In a recent article by Mark Jackson of Search Engine Watch, the author expressed his frustration with Google on its lack of policy enforcement as it pertains to “paid links.” Jackson explains how hard it is to convey to clients why “paid links” aren’t a good idea all the while knowing that they work. In his own words:
“I want to scream to the spam police at the major search engines. If you want us to operate in an ‘ethical’ manner, show us that you're penalizing the Web sites that abuse your guidelines! Not just one here and another there. That doesn't get our attention.” (See reference)
I can think of no better example for Google to make a statement than with the #1 online retailer on conversion rates: Proflowers.com. As is common knowledge among many SEOs, Proflowers.com has been actively engaged in influencing Google’s algorithm through the use of “paid links” for several years now and is quite brazen about it.
I started writing about paid text links in the floral industry over a year ago and more recently here on Florist SEO Watch. The article I wrote over a year ago actually ranks in the top 10 results for the search phrase “paid text links” and directly covers Proflowers.com. I sure find it hard to believe that a member of Google’s spam brigade has never read it given its exposure.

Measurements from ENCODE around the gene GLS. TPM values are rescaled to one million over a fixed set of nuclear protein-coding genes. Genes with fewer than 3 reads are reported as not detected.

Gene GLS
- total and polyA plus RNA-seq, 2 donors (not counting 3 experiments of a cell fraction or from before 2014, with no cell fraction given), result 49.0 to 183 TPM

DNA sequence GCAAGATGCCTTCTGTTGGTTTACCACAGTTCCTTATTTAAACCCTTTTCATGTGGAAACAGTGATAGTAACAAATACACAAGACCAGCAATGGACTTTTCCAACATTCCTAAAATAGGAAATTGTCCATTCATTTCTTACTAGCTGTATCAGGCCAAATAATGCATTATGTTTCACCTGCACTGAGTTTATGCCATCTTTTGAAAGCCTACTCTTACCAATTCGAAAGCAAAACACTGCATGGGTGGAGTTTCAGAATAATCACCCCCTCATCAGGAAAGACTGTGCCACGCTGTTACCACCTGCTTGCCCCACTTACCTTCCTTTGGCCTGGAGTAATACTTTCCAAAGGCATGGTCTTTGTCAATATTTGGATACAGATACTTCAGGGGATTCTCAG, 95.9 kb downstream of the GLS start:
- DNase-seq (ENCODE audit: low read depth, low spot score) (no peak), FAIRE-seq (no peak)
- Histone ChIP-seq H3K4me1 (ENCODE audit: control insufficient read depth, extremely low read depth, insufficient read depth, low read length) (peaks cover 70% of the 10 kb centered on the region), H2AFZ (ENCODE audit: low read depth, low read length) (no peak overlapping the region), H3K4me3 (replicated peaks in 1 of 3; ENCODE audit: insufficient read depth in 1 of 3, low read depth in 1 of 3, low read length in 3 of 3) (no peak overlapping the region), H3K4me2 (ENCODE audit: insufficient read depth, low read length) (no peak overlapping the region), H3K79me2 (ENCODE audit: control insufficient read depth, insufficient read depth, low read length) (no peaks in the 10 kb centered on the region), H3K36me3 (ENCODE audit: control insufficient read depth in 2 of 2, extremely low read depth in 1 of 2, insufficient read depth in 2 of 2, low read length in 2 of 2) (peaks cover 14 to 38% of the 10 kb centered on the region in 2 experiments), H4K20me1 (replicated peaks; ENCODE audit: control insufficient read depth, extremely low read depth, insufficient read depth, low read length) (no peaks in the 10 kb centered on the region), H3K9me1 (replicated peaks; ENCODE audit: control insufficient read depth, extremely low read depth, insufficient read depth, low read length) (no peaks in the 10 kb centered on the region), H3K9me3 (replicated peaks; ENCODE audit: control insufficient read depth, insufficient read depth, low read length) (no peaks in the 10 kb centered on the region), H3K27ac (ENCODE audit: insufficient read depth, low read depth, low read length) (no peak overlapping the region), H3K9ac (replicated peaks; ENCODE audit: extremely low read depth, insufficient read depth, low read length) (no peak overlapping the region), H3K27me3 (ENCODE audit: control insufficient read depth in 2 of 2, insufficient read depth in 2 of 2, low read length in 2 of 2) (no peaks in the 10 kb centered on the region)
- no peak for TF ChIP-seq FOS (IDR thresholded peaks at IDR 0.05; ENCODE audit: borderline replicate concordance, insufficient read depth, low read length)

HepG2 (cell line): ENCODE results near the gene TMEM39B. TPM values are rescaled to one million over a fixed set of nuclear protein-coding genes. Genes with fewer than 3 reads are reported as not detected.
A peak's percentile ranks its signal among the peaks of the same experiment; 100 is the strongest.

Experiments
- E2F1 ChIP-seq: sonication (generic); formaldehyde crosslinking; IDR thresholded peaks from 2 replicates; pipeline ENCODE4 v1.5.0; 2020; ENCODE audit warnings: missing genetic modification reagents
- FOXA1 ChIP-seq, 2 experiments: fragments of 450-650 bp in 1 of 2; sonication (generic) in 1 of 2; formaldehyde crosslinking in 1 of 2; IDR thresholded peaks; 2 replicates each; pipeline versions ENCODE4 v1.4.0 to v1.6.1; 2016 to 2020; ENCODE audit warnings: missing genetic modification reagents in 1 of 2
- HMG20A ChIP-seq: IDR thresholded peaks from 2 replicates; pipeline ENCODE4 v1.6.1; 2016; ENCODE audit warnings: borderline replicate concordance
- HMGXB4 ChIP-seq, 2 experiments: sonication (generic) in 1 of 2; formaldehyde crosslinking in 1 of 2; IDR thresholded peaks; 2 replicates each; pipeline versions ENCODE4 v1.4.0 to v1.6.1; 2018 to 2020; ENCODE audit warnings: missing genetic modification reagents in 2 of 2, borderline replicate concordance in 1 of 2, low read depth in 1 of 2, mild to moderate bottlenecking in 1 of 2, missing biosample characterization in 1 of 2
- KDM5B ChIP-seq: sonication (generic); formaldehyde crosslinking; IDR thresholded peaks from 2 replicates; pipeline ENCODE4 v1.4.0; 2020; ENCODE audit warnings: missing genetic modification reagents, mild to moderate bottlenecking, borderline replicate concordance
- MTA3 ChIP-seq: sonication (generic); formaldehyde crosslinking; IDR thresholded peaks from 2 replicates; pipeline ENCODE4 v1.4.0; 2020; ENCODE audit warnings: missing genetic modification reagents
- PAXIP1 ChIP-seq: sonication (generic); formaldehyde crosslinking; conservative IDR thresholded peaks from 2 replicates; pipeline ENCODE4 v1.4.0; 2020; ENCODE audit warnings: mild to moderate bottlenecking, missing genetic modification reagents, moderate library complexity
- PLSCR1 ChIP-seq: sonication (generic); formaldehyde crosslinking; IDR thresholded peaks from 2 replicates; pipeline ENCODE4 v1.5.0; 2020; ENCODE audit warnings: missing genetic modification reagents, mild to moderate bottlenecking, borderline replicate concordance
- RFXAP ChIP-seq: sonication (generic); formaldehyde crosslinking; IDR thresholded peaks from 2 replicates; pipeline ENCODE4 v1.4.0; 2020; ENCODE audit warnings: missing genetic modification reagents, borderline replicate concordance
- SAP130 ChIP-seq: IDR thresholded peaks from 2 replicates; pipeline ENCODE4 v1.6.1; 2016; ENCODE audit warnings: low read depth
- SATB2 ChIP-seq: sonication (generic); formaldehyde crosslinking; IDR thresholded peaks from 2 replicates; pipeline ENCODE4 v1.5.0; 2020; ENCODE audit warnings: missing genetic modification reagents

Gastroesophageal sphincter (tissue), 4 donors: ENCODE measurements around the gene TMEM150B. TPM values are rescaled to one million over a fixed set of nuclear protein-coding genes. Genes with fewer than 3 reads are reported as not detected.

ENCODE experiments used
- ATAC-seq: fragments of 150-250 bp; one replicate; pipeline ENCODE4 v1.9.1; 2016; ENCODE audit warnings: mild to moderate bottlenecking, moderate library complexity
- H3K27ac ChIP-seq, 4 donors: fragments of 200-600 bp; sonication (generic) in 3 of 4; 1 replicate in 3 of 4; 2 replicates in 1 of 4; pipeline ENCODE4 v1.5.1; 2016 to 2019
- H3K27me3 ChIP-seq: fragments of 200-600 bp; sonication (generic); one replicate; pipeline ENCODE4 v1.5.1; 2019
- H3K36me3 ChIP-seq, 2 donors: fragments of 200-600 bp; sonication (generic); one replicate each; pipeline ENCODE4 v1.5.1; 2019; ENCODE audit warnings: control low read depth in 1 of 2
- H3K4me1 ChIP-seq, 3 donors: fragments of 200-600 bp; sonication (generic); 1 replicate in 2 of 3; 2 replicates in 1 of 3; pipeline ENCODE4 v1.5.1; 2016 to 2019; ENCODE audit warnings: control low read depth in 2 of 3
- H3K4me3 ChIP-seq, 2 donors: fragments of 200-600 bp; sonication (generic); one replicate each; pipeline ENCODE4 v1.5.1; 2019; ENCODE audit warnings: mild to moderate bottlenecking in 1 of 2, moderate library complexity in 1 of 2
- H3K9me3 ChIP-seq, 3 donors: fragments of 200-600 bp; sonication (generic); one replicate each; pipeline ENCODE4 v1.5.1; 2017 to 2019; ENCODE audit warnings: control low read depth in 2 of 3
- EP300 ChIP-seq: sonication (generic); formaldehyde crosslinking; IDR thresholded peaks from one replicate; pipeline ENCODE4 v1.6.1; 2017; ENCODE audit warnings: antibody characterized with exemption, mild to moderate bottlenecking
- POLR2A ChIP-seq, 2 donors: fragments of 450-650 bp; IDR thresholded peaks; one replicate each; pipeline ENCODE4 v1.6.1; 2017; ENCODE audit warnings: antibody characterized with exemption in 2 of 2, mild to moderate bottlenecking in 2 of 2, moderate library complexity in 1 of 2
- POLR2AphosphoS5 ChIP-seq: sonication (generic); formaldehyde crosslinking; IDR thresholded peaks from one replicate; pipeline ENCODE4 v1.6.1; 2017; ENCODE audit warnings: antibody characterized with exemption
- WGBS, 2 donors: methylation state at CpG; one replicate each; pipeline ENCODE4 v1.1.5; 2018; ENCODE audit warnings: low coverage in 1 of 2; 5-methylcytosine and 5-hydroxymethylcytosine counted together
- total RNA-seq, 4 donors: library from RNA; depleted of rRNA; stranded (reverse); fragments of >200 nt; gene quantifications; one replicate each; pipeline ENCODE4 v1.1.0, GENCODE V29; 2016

Here’s my take on paid text links: Google’s policy may state that buying text links is outside of its acceptable guidelines, but the level of tolerance is by fact unknown. When I look at the link campaign for Proflowers.com I am utterly floored by the excessive amount of paid text links that I see. To me, when I compare their efforts to others of the same caliber, Proflowers.com stands out as a heavy link buyer. Is Google clueless to all this? I don’t think so.
It has been said by other SEOs that Google is more lenient & tolerant toward large company violations, but if that is true then Mark Jacksons’ “scream” falls on deaf ears and will continue to. Penalizing smaller companies is not a sign that Google is serious. In fact, giving larger companies diplomatic immunity sends a confusing message to smaller businesses who often try to copy larger businesses for success.